independent

Sunday 20 April 2014

BP to pay £2.8bn Deepwater fine

BP has agreed a settlement linked to the Gulf of Mexico oil spill (AP)

Oil giant BP is to pay the biggest fine in US history after agreeing a 4.5 billion US dollars (£2.8 billion) settlement with authorities for claims relating to the Deepwater Horizon disaster.

BP will pay the fine over six years after reaching a deal with the United States Department of Justice (DoJ) and the Securities and Exchange Commission (SEC) that has seen it plead guilty to 14 criminal charges relating to the oil rig accident in 2010, which killed 11 workers and spilled millions of barrels of oil into the Gulf of Mexico.

BP chief executive Bob Dudley said: "We apologise for our role in the accident and as today's resolution with the US government further reflects, we have accepted responsibility for our actions."

Under the deal, BP has pleaded guilty to 11 felony counts of misconduct or neglect and three misdemeanour counts - including one under the Clean Water Act and one for obstructing Congress.

The record-breaking fine surpasses even the 1.3 billion US dollar (£820 million) fine paid by drugs group Pfizer in 2009 for marketing fraud related to a pain medicine.

BP will pay four billion dollars (£2.5 billion) to the DoJ in instalments over five years. It will pay an additional 525 million dollars (£331 million) to the SEC over a period of three years. BP will make the first payment of 175 million dollars (£110 million) this year to the SEC. The group has already paid out more than 38 billion dollars (£24 billion) relating to the oil spill.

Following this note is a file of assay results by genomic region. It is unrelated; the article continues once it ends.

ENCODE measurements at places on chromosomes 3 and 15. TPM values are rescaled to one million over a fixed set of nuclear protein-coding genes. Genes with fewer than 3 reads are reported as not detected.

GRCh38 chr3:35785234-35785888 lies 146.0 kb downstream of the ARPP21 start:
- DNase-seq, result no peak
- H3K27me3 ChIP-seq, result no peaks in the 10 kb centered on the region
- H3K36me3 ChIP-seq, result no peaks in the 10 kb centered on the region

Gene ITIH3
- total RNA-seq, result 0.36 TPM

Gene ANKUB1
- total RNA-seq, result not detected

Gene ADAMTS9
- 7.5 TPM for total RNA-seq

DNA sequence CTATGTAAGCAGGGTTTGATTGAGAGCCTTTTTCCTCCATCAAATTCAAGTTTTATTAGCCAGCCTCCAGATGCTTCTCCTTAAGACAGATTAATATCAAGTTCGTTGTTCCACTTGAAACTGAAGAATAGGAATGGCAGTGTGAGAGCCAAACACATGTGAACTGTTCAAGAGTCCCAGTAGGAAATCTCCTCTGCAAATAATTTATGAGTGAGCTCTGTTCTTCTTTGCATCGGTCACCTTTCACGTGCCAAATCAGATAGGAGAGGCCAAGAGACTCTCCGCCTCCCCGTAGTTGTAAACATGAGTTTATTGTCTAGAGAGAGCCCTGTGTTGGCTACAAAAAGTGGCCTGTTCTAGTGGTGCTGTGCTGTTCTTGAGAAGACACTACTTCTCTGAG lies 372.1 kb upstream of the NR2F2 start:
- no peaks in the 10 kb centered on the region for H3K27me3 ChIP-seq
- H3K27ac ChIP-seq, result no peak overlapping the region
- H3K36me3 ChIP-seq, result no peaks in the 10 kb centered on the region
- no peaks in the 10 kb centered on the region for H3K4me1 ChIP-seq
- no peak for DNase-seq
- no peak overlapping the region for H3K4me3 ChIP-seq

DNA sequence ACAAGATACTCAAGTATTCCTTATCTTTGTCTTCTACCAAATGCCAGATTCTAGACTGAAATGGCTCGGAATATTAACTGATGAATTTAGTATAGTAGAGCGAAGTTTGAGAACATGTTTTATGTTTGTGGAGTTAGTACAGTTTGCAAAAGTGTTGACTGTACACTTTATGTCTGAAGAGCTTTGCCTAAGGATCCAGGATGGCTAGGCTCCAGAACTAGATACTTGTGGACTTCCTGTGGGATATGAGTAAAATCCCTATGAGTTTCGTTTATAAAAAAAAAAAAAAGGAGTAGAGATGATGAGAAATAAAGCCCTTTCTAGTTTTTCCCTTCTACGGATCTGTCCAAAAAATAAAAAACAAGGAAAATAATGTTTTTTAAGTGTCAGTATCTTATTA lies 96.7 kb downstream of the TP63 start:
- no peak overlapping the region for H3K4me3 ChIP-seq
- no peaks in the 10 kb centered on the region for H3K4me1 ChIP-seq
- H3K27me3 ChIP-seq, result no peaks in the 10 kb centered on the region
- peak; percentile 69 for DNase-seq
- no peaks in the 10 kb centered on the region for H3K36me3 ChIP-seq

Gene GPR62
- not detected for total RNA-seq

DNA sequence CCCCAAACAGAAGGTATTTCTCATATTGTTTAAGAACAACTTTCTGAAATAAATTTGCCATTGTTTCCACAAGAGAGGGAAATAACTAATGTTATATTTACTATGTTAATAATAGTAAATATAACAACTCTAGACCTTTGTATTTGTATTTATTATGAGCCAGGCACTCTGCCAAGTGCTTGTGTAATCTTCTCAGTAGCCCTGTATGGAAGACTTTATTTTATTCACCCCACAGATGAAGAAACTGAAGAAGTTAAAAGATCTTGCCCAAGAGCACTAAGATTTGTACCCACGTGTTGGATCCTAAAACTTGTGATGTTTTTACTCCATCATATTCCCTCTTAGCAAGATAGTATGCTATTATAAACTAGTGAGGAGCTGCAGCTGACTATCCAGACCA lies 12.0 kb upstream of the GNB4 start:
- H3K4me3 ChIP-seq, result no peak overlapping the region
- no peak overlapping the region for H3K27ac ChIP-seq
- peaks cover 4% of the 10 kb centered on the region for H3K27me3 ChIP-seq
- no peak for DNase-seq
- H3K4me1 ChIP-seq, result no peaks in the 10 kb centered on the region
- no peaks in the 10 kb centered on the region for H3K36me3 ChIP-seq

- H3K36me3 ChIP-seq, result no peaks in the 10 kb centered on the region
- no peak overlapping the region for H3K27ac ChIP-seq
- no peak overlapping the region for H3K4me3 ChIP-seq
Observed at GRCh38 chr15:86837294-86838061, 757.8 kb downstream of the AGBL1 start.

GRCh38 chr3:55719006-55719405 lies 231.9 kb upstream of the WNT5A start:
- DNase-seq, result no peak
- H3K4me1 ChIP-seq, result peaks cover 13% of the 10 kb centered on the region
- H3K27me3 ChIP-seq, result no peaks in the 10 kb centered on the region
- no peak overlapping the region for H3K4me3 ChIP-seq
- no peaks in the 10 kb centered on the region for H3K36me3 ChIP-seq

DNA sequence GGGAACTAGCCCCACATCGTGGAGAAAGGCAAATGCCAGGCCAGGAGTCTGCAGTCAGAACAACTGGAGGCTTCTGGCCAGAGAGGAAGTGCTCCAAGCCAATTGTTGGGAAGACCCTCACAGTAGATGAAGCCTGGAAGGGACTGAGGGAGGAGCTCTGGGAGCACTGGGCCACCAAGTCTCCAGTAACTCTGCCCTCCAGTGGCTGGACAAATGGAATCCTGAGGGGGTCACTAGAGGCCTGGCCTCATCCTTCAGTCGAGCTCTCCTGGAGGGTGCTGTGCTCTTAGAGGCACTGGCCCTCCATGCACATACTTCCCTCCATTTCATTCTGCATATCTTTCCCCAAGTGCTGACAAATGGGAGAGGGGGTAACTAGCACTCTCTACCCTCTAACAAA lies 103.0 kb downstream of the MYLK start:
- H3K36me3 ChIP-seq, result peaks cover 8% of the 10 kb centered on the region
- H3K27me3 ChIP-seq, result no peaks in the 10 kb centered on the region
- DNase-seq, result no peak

Mr Dudley said: "All of us at BP deeply regret the tragic loss of life caused by the Deepwater Horizon accident as well as the impact of the spill on the Gulf coast region."

He added: "Since the spill, we have worked hard to rebuild confidence in the company. We take seriously not only our commitment to safety and operational excellence but also our communications with stakeholders, including the public, the government and our investors."

Thursday's settlement removes some of the uncertainty hanging over the stock since the disaster, but it does not cover outstanding civil claims against the group.

BP said it will "continue to vigorously defend itself" against civil claims and allegations of gross negligence. "We are open to settlements, but only on reasonable terms," said Mr Dudley.

Press Association

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